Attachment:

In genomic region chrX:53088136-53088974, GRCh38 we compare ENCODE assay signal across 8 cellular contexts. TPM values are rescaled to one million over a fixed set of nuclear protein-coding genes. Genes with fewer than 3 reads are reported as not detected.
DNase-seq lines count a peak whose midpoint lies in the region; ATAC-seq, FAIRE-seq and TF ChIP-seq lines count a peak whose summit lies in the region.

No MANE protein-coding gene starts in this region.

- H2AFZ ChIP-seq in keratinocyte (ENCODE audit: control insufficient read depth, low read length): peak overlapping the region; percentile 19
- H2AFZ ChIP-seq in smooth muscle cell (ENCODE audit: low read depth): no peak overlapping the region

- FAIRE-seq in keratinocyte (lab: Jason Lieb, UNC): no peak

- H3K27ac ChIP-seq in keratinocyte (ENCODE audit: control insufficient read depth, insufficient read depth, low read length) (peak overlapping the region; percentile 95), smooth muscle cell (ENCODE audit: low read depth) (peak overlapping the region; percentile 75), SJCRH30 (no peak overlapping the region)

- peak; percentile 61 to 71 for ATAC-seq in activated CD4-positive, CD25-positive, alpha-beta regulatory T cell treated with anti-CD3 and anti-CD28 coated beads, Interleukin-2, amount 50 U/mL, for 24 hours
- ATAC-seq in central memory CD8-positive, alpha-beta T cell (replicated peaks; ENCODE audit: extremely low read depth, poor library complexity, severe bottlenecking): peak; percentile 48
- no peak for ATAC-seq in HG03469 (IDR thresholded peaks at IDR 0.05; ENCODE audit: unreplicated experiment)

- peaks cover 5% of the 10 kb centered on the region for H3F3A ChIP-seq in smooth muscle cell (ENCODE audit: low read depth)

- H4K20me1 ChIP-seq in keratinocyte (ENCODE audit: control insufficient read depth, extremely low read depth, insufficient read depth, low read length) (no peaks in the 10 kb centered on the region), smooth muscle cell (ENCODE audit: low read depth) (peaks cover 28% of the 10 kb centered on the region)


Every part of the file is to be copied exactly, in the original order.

In genomic region chrX:53088136-53088974, GRCh38 we compare ENCODE assay signal across 8 cellular contexts. TPM values are rescaled to one million over a fixed set of nuclear protein-coding genes. Genes with fewer than 3 reads are reported as not detected.
DNase-seq lines count a peak whose midpoint lies in the region; ATAC-seq, FAIRE-seq and TF ChIP-seq lines count a peak whose summit lies in the region.

No MANE protein-coding gene starts in this region.

- H2AFZ ChIP-seq in keratinocyte (ENCODE audit: control insufficient read depth, low read length): peak overlapping the region; percentile 19
- H2AFZ ChIP-seq in smooth muscle cell (ENCODE audit: low read depth): no peak overlapping the region

- FAIRE-seq in keratinocyte (lab: Jason Lieb, UNC): no peak

- H3K27ac ChIP-seq in keratinocyte (ENCODE audit: control insufficient read depth, insufficient read depth, low read length) (peak overlapping the region; percentile 95), smooth muscle cell (ENCODE audit: low read depth) (peak overlapping the region; percentile 75), SJCRH30 (no peak overlapping the region)

- peak; percentile 61 to 71 for ATAC-seq in activated CD4-positive, CD25-positive, alpha-beta regulatory T cell treated with anti-CD3 and anti-CD28 coated beads, Interleukin-2, amount 50 U/mL, for 24 hours
- ATAC-seq in central memory CD8-positive, alpha-beta T cell (replicated peaks; ENCODE audit: extremely low read depth, poor library complexity, severe bottlenecking): peak; percentile 48
- no peak for ATAC-seq in HG03469 (IDR thresholded peaks at IDR 0.05; ENCODE audit: unreplicated experiment)

- peaks cover 5% of the 10 kb centered on the region for H3F3A ChIP-seq in smooth muscle cell (ENCODE audit: low read depth)

- H4K20me1 ChIP-seq in keratinocyte (ENCODE audit: control insufficient read depth, extremely low read depth, insufficient read depth, low read length) (no peaks in the 10 kb centered on the region), smooth muscle cell (ENCODE audit: low read depth) (peaks cover 28% of the 10 kb centered on the region)